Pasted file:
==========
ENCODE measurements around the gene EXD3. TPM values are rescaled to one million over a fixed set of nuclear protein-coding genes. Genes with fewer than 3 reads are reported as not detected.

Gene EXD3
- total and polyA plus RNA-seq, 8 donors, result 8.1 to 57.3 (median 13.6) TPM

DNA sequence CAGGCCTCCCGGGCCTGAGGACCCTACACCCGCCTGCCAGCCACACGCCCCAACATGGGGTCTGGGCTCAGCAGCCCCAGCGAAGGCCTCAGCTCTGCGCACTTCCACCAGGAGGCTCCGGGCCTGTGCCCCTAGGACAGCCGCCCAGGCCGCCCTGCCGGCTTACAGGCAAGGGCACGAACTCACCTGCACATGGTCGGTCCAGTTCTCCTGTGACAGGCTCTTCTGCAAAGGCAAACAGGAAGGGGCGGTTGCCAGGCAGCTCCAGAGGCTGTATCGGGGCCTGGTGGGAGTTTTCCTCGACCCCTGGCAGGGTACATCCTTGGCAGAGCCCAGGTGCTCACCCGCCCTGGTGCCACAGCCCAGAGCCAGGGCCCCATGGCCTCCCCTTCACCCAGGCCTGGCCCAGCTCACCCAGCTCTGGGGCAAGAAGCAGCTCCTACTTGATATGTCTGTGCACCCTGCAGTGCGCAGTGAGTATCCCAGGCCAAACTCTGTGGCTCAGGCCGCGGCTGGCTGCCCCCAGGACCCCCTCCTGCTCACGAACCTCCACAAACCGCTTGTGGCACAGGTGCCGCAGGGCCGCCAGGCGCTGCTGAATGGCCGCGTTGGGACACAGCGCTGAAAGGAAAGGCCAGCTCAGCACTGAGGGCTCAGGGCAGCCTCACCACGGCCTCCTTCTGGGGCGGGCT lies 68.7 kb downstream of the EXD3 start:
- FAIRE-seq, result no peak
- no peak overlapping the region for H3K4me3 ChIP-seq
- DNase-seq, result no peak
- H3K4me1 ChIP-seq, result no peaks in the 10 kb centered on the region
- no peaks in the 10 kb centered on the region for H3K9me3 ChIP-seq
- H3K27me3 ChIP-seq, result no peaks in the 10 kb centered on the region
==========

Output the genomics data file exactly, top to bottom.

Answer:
ENCODE measurements around the gene EXD3. TPM values are rescaled to one million over a fixed set of nuclear protein-coding genes. Genes with fewer than 3 reads are reported as not detected.

Gene EXD3
- total and polyA plus RNA-seq, 8 donors, result 8.1 to 57.3 (median 13.6) TPM

DNA sequence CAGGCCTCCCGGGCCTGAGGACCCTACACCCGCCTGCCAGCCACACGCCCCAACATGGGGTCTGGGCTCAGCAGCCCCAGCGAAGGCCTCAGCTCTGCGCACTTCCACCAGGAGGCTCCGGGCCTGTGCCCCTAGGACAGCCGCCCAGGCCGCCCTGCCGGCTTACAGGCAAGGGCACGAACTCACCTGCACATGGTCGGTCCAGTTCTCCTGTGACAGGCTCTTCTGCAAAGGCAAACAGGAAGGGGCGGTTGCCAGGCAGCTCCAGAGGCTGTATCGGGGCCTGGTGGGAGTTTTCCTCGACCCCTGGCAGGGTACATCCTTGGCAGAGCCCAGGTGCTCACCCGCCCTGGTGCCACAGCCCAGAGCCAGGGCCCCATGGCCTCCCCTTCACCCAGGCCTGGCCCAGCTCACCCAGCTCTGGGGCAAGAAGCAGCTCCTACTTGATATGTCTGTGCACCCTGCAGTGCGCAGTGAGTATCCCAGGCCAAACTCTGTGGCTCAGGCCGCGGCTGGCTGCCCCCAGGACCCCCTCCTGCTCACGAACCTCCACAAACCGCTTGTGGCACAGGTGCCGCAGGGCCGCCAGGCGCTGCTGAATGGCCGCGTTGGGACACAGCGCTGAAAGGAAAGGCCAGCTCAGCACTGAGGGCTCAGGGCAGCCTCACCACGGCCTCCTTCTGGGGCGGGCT lies 68.7 kb downstream of the EXD3 start:
- FAIRE-seq, result no peak
- no peak overlapping the region for H3K4me3 ChIP-seq
- DNase-seq, result no peak
- H3K4me1 ChIP-seq, result no peaks in the 10 kb centered on the region
- no peaks in the 10 kb centered on the region for H3K9me3 ChIP-seq
- H3K27me3 ChIP-seq, result no peaks in the 10 kb centered on the region